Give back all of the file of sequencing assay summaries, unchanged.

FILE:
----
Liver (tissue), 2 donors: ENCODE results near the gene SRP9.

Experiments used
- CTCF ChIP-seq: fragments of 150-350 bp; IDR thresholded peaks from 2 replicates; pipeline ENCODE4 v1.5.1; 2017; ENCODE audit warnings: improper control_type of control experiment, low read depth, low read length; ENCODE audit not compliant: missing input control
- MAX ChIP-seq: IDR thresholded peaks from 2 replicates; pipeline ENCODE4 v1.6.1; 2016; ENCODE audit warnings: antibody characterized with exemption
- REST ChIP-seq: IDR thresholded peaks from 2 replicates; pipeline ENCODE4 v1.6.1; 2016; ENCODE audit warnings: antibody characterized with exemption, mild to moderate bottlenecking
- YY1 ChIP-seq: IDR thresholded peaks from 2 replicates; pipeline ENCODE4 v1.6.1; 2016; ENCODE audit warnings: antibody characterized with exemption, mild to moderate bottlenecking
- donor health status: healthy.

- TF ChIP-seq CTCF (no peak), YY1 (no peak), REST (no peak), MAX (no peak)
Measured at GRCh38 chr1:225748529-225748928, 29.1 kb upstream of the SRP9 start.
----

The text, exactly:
Liver (tissue), 2 donors: ENCODE results near the gene SRP9.

Experiments used
- CTCF ChIP-seq: fragments of 150-350 bp; IDR thresholded peaks from 2 replicates; pipeline ENCODE4 v1.5.1; 2017; ENCODE audit warnings: improper control_type of control experiment, low read depth, low read length; ENCODE audit not compliant: missing input control
- MAX ChIP-seq: IDR thresholded peaks from 2 replicates; pipeline ENCODE4 v1.6.1; 2016; ENCODE audit warnings: antibody characterized with exemption
- REST ChIP-seq: IDR thresholded peaks from 2 replicates; pipeline ENCODE4 v1.6.1; 2016; ENCODE audit warnings: antibody characterized with exemption, mild to moderate bottlenecking
- YY1 ChIP-seq: IDR thresholded peaks from 2 replicates; pipeline ENCODE4 v1.6.1; 2016; ENCODE audit warnings: antibody characterized with exemption, mild to moderate bottlenecking
- donor health status: healthy.

- TF ChIP-seq CTCF (no peak), YY1 (no peak), REST (no peak), MAX (no peak)
Measured at GRCh38 chr1:225748529-225748928, 29.1 kb upstream of the SRP9 start.